Rise of the Necrambulants

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Last year when Lacerated Enemy Records were back in business, one of the smartest things Zdenek did was sign Arizona brutal slam death metal act, Necrambulant. The band unleashed Infernal Infectious Necro-Ambulatory Pandemic, their debut album, which contains 8 vile gore soaked secretions that can give any band a run for their money, when it comes to sheer heaviness. The music is well crafted with extremely memorable songs. Plus what more could you want than the absolutely disgusting toilet bowl brown effect vocals that will fill your ears with filth and pustulating sores? The answer is nothing, because, as I stated in my review, not too long ago, this album is one of the heaviest and best slam death metal albums I have heard in a long time and I’ve pretty much heard ‘em all.

Also playing this type of music and having an actual live drummer has made this leaps and bounds ahead of a lot of bands, with the drums sounding lively, organic and adds to the punishing aspect of the album.  Too many slam bands, a lot of them overseas, play this type of music, however they resort to using a drum machine and while some of those releases I must say I really enjoy, for this type of music to come across warmer and fierce, the drum machine adds a little too much artificial flair to the mix for this to happen.  Suffice it to say you need to support Necrambulant as they wage war against the false metal masses so they can continue to put out bowel erupting music for years to come.  Below is an in-depth interview with Ron Clark, guitarist for Necrambulant.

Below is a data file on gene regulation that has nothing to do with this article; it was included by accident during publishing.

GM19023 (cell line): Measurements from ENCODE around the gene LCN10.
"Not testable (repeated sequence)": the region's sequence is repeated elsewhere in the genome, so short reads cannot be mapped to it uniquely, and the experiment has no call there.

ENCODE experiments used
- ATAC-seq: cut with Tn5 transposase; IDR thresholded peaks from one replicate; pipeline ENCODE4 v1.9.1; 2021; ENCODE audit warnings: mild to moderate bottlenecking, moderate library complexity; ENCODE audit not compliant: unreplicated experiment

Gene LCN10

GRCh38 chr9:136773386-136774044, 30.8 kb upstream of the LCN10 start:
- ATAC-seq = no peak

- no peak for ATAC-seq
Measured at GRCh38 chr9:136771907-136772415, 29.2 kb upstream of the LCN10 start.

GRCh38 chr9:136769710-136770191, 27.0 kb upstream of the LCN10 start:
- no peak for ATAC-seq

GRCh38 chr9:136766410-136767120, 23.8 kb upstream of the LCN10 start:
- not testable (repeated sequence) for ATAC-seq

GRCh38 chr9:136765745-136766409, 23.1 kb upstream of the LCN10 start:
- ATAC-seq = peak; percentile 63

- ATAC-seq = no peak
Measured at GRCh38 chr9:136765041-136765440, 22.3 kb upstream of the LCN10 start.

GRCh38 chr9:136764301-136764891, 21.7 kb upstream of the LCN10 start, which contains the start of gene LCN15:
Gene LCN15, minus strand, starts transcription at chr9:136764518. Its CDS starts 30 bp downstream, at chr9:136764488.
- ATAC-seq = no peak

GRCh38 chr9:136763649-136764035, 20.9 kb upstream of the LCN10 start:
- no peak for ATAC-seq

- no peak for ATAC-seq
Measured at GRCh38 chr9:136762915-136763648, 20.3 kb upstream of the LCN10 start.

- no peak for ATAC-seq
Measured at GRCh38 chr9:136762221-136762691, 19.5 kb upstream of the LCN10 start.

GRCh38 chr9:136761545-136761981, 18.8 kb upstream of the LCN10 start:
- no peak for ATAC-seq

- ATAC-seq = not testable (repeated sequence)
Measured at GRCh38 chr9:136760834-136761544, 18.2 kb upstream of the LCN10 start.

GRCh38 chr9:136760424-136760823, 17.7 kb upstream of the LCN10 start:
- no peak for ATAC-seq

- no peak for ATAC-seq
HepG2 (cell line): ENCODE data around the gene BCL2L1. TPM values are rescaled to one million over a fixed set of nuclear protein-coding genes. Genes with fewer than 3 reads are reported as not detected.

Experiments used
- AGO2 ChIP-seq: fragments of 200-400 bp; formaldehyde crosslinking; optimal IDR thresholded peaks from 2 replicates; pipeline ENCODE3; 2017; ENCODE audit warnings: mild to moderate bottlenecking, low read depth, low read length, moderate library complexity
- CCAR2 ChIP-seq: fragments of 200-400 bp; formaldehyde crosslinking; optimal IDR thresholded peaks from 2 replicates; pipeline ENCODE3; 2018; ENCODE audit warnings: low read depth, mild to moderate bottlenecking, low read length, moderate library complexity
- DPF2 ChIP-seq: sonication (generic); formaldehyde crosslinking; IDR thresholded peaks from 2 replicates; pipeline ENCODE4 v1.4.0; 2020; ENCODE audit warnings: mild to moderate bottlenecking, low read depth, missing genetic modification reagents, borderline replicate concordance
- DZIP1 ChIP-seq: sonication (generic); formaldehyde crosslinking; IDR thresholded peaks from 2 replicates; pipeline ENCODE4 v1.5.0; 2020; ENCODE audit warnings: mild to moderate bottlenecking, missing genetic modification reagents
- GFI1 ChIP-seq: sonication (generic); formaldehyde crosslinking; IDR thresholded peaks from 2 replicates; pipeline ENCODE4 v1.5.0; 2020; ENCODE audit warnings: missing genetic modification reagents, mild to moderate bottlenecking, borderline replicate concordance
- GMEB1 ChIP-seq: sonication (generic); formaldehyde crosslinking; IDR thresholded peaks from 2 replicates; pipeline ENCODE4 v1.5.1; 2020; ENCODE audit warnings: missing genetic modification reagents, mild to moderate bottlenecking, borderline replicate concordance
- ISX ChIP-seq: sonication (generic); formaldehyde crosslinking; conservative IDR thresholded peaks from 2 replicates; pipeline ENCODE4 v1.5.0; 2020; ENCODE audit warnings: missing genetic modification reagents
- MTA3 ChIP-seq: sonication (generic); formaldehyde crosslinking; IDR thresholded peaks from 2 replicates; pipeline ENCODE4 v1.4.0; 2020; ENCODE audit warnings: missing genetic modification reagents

Hey, Ron, congratulations on the debut album, Infernal Infectious Necro-Ambulatory Pandemic, it’s a fantastically heavy and brutal slam album!  How is the album going over when playing live and in the press?

Hey, many thanks! The reception so far has been really good. Though we haven’t had a chance to really tour and promote the album to its entirety. The few shows we have done since the release have gone over really well and we still attract new listeners every day. It’s just a matter of time for us to actually set out and support the album on the road.